Metro

Dave Epstein

Why New England’s peak fall foliage is a little later than usual

Craig F. Walker/Globe Staff/File
Fall colors enhanced the view of Easthampton, Mass., from Mount Tom State Reservation on October 18, 2016.

Around this time each year, New Englanders start asking questions about fall foliage. Everyone wants to know if the region’s foliage is going to be any good, and when to plan around peak viewing days and weekends.

The term “peak” just means that all the leaves have changed color, but if you wait for it, you’ll often miss some of the most vibrant leaves that change earlier. I find the best foliage viewing is when 50 to 80 percent of the leaves have turned.

While the leaves change color each year no matter what, some autumns are different in terms of how the colors appear. It’s a delicate balance between having enough moisture to keep the leaves healthy during the summer months, while also not having too much heat or cold heading through the fall. A hard freeze is horrible for foliage because it really damages the leaves. Windy conditions can also strip the leaves much earlier than they’d otherwise fall to the ground.

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The short-term problem with New England’s foliage this year is due the recent warmth. From the Boston area to Burlington, Vermont, to Portland, Maine, the past three weeks have been the warmest stretch in that timeframe since record-keeping began in about 1872. This comes on the heels of one of the warmest Septembers on record as well. Over the past month, we’ve had temperatures close to 80 degrees at some point nearly every weekend.

This was one of the warmest September on record across the Northeast data from the national climatic Data Center.
This was one of the warmest September on record across the Northeast data from the national climatic Data Center.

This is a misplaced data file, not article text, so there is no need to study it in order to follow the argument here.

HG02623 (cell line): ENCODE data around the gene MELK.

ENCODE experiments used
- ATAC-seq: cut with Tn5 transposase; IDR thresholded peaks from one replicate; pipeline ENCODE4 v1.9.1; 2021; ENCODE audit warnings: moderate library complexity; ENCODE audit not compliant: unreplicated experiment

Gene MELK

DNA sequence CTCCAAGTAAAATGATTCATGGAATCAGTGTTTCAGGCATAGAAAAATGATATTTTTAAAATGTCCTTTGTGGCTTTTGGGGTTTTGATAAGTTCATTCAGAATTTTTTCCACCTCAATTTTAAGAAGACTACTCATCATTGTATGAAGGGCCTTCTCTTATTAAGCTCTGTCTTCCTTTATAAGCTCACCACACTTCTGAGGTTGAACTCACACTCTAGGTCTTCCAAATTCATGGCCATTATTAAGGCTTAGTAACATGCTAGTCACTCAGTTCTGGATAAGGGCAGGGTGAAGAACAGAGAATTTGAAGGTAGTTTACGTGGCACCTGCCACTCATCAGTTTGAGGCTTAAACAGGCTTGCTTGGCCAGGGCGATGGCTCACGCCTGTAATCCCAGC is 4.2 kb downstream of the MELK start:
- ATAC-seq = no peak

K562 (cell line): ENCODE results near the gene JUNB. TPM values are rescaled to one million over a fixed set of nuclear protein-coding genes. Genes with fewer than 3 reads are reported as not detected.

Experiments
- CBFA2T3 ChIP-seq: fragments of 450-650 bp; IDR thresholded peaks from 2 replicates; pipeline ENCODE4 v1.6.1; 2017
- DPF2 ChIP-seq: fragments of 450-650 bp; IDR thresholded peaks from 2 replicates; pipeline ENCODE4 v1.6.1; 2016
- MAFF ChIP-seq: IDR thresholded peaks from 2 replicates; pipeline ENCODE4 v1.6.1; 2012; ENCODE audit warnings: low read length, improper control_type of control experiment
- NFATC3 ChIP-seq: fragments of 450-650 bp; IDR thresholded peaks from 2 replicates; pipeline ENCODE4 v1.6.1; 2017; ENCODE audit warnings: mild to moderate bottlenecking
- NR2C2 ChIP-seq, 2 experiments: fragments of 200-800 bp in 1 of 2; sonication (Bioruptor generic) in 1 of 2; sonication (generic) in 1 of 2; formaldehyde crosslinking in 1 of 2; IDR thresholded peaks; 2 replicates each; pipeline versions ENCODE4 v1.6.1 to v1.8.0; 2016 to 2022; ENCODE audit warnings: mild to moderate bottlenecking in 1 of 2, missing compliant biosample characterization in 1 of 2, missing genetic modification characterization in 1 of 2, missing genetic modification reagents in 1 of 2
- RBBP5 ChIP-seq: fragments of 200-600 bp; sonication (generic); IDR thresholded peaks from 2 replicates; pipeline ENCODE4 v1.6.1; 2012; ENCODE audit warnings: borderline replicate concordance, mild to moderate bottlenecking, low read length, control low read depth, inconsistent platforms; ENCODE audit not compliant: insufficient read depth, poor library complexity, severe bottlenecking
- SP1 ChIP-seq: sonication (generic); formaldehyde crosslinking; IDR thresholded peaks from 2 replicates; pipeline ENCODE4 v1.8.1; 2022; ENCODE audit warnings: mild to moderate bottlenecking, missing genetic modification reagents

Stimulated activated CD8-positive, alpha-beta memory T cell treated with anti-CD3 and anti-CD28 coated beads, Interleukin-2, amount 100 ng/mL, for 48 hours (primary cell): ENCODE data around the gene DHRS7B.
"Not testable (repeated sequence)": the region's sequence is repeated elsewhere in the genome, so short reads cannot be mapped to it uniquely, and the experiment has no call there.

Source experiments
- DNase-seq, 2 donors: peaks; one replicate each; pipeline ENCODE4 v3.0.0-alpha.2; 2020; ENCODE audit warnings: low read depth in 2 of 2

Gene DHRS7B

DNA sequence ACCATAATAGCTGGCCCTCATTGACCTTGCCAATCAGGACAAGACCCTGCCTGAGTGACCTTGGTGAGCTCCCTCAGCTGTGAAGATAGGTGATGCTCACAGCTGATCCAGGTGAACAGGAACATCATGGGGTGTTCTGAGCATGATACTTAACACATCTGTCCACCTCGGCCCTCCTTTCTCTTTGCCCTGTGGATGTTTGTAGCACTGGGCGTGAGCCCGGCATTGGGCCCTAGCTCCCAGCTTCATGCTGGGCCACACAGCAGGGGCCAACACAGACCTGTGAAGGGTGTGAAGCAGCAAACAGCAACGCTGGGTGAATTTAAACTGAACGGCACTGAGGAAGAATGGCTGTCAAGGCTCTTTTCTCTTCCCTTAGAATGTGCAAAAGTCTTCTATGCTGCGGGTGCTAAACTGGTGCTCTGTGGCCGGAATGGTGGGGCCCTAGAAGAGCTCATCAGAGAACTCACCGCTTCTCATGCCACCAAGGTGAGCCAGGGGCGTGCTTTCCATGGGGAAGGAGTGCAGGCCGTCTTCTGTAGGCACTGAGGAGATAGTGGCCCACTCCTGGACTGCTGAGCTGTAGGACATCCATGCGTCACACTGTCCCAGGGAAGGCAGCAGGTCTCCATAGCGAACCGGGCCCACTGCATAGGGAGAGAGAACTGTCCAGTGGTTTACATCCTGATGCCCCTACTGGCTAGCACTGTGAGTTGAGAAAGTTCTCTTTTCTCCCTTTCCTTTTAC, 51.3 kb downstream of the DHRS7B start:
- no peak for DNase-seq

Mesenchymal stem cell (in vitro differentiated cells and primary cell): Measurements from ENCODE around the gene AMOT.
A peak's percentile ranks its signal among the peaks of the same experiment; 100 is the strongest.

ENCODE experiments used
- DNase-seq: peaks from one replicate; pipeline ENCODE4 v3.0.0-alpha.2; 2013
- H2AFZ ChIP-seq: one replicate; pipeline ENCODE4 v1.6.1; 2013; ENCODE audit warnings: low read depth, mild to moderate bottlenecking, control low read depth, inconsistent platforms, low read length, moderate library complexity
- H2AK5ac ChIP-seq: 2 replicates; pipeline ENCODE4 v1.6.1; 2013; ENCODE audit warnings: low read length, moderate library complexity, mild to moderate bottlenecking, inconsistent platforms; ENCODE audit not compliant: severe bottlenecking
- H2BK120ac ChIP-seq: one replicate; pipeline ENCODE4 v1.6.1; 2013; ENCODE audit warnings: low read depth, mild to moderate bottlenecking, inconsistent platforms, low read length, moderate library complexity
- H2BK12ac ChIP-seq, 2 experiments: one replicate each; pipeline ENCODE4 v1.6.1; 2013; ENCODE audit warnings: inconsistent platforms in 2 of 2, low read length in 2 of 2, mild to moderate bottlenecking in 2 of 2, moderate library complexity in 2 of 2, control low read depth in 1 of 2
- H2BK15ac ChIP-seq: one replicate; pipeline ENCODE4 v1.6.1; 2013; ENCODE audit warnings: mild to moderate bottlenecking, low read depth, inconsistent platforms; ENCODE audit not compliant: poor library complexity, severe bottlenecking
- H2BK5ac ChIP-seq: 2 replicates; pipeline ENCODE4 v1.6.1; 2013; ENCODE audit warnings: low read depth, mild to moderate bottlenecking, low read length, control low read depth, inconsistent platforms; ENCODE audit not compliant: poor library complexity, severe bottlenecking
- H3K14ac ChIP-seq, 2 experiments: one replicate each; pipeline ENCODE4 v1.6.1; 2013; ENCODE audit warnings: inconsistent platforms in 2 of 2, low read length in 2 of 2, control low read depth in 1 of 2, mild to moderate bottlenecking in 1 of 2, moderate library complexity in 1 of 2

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Decreasing light is the main trigger for changing leaves, but cool nights and mild days are ideal for bringing on the color slowly and vibrantly. When temperatures are as warm as they’ve been in recent weeks, the rate of change slows down and can be muted a little bit, at least at the beginning of the season. The upside? The absolute worst weather for foliage is when it’s very cool and wet because fungus can really affect the quality of the leaves.

In the long run, though, I expect 2017 to be a great year for foliage viewing. While the warm weather has slowed things down a little bit, New Englanders will be treated to some very vibrant colors over the next few weeks. The pattern continues to be a warm one through Columbus Day weekend and even the weekend after, so you probably won’t need to wear a bulky sweater or sweatshirt while leaf-peeping anytime soon.

No matter what, you are going to find pockets of great color anytime between late September and late October somewhere in New England. Certain years are notably better than others, but Mother Nature always puts on a show.

Warmer than average temperatures are predicted through the middle of October.
NOAA
Warmer than average temperatures are predicted through the middle of October.